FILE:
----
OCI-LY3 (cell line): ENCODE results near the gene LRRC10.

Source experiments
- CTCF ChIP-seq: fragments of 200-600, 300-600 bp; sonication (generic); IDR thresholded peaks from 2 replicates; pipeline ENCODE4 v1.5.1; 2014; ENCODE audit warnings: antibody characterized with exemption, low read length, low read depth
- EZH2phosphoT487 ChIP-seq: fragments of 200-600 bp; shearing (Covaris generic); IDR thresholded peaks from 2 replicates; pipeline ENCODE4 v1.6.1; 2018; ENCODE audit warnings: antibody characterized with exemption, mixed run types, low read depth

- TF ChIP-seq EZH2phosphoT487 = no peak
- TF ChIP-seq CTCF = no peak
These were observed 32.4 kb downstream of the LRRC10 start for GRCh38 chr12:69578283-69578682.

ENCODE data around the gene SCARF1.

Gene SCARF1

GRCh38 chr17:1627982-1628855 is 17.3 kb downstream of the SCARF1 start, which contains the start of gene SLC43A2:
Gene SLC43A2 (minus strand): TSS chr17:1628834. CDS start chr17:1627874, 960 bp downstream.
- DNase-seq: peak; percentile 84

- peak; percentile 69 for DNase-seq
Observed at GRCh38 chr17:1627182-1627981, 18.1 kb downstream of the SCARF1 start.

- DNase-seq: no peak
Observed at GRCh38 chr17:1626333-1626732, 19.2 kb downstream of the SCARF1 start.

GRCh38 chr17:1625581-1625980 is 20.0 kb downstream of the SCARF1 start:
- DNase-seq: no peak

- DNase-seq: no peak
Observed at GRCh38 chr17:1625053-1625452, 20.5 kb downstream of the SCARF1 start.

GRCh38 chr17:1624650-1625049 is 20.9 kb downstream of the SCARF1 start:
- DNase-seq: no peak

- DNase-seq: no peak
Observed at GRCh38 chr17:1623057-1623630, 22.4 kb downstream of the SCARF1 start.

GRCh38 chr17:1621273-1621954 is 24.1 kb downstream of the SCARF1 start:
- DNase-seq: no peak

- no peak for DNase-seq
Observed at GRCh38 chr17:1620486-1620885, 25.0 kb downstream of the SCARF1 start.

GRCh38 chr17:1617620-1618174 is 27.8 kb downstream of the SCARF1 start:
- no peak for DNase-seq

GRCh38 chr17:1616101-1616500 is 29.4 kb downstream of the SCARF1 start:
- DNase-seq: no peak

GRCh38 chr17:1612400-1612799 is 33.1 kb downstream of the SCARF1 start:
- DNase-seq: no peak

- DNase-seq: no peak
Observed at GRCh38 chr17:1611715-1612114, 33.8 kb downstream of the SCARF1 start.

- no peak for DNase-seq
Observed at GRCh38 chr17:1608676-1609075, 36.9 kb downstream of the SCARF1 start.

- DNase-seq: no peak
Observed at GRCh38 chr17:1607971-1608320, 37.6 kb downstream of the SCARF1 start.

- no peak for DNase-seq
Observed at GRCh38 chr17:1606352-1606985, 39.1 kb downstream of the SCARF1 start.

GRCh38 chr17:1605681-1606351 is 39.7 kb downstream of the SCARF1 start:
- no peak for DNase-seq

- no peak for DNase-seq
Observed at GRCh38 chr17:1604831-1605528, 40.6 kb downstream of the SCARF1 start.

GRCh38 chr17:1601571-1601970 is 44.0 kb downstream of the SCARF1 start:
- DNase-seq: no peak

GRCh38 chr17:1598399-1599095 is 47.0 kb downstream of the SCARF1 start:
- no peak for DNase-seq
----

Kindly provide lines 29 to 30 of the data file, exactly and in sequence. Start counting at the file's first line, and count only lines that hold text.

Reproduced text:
GRCh38 chr17:1617620-1618174 is 27.8 kb downstream of the SCARF1 start:
- no peak for DNase-seq